Report on Erebus (Antarctica) — May 1979
Scientific Event Alert Network Bulletin, vol. 4, no. 5 (May 1979)
Managing Editor: David Squires.
Erebus (Antarctica) Lava lake and Strombolian activity persist
Please cite this report as:
Global Volcanism Program, 1979. Report on Erebus (Antarctica). In: Squires, D. (ed.), Scientific Event Alert Network Bulletin, 4:5. Smithsonian Institution. https://doi.org/10.5479/si.GVP.SEAN197905-390020.
77.53°S, 167.17°E; summit elev. 3794 m
All times are local (unless otherwise noted)
The following is excerpted from Kyle (1979). "An average of 1.6 eruptions per day occurred during December 1978, compared to 3.6/day in January 1978 and an average of about 2.5 eruptions daily between December 1972 and January 1976.
"During an attempt on 23 December 1978 by a joint U.S.-New Zealand team to get a member into the Inner Crater, an eruption occurred from a small vent (termed the active vent) adjacent to the lava lake. Lava was observed to rise rapidly in the active vent, and as it reached the rim the explosion occurred. At the time of the eruption, New Zealand volcanologist W.F. Giggenbach had descended to ~25 m above the Inner Crater floor. One small bomb hit him above his knee, burning his woolen pants but causing no injury. Other bombs rose ~200 m above the Main Crater rim, many landing on the Main Crater floor. After the eruption there was a drop in the general level of the lava lake, which returned to its original level in about 15 minutes. It is believed that a subterranean connection exists between the active vent and the lava lake.
"The overall pattern of activity at Mt. Erebus is unchanged. The small Strombolian eruptions are likely to continue as long as the active vent is open and connected to the main magma column. Since 1976 there has been no increase in the size of the lava lake; collapse of the N crater wall has probably reduced the overall size. It is apparent from observations made inside the Inner Crater that the lava is perched above the floor in the Inner Crater. A ridge and small levee retain the lava to the N half of the Inner Crater."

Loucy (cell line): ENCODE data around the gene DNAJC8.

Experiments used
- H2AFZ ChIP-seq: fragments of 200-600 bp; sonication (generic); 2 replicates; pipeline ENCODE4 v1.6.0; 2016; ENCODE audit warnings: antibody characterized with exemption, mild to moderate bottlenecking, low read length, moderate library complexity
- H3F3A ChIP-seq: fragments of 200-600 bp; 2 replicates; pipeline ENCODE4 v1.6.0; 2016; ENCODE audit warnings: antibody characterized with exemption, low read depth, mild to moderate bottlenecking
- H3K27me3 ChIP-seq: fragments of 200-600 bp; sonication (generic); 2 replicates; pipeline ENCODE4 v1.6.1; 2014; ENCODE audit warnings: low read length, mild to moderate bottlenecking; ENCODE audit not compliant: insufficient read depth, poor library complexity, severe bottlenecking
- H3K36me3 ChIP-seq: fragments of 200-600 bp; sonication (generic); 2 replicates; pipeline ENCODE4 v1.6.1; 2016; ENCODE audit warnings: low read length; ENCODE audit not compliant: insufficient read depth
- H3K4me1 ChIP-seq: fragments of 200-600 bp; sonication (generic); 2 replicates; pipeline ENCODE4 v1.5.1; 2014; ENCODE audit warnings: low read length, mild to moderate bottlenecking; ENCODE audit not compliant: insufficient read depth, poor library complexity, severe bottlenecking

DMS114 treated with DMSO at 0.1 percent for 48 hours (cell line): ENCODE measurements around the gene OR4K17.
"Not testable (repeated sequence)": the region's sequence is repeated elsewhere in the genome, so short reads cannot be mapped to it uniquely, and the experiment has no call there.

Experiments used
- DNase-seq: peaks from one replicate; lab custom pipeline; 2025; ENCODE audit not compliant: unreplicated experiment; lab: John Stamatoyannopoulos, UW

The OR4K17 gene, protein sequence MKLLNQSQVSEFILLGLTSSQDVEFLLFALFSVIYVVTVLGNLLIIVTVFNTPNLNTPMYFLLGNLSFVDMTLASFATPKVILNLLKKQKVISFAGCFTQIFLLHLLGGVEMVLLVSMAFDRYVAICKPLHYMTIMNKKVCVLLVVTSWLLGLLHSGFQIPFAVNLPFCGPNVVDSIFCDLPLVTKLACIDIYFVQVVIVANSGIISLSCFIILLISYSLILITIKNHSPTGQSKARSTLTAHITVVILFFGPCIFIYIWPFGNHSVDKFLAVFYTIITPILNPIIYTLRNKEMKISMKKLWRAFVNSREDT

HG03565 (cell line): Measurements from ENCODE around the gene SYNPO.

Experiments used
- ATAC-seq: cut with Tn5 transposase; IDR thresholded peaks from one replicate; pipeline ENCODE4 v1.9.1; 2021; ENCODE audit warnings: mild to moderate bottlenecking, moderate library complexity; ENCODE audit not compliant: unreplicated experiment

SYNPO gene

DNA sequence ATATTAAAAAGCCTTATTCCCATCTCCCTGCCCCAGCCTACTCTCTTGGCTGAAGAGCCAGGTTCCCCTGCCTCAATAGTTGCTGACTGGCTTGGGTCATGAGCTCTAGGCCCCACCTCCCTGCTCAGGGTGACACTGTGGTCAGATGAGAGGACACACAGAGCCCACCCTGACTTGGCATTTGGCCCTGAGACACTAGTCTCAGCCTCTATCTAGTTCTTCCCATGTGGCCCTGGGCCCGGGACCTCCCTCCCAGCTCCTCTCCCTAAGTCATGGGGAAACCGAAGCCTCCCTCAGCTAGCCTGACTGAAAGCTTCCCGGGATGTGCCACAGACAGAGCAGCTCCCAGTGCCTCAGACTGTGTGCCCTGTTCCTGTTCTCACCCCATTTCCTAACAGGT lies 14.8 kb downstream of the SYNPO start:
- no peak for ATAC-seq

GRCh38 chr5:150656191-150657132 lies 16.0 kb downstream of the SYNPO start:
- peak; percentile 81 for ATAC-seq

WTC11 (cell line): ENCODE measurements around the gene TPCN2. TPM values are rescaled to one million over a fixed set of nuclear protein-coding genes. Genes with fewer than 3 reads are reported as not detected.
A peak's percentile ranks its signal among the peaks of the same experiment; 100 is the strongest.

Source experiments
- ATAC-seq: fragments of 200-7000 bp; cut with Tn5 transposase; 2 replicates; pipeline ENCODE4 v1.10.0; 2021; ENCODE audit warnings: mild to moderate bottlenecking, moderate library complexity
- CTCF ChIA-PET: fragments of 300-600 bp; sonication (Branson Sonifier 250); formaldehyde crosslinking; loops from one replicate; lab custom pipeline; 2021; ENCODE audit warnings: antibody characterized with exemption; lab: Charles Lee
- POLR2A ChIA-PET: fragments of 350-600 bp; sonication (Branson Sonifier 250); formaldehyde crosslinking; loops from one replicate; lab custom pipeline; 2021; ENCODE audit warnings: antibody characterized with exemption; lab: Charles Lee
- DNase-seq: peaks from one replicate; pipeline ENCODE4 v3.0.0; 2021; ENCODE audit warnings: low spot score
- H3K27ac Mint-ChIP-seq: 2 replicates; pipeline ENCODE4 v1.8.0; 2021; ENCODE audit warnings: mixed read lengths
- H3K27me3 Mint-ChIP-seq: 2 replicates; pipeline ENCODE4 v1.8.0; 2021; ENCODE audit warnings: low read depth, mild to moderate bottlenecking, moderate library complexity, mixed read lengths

Reference. Kyle, P.R., 1979, Volcanic activity of Mt. Erebus, 1978/79: Antarctic Journal of the United States, v. 14, no. 5, p. 35-36.
Geologic Background. Mount Erebus, the world's southernmost historically active volcano, overlooks the McMurdo research station on Ross Island. It is the largest of three major volcanoes forming the crudely triangular Ross Island. The summit of the dominantly phonolitic volcano has been modified by one or two generations of caldera formation. A summit plateau at about 3,200 m elevation marks the rim of the youngest caldera, which formed during the late-Pleistocene and within which the modern cone was constructed. An elliptical 500 x 600 m wide, 110-m-deep crater truncates the summit and contains an active lava lake within a 250-m-wide, 100-m-deep inner crater; other lava lakes are sometimes present. The glacier-covered volcano was erupting when first sighted by Captain James Ross in 1841. Continuous lava-lake activity with minor explosions, punctuated by occasional larger Strombolian explosions that eject bombs onto the crater rim, has been documented since 1972, but has probably been occurring for much of the volcano's recent history.
Information Contacts: P. Kyle, Ohio State Univ.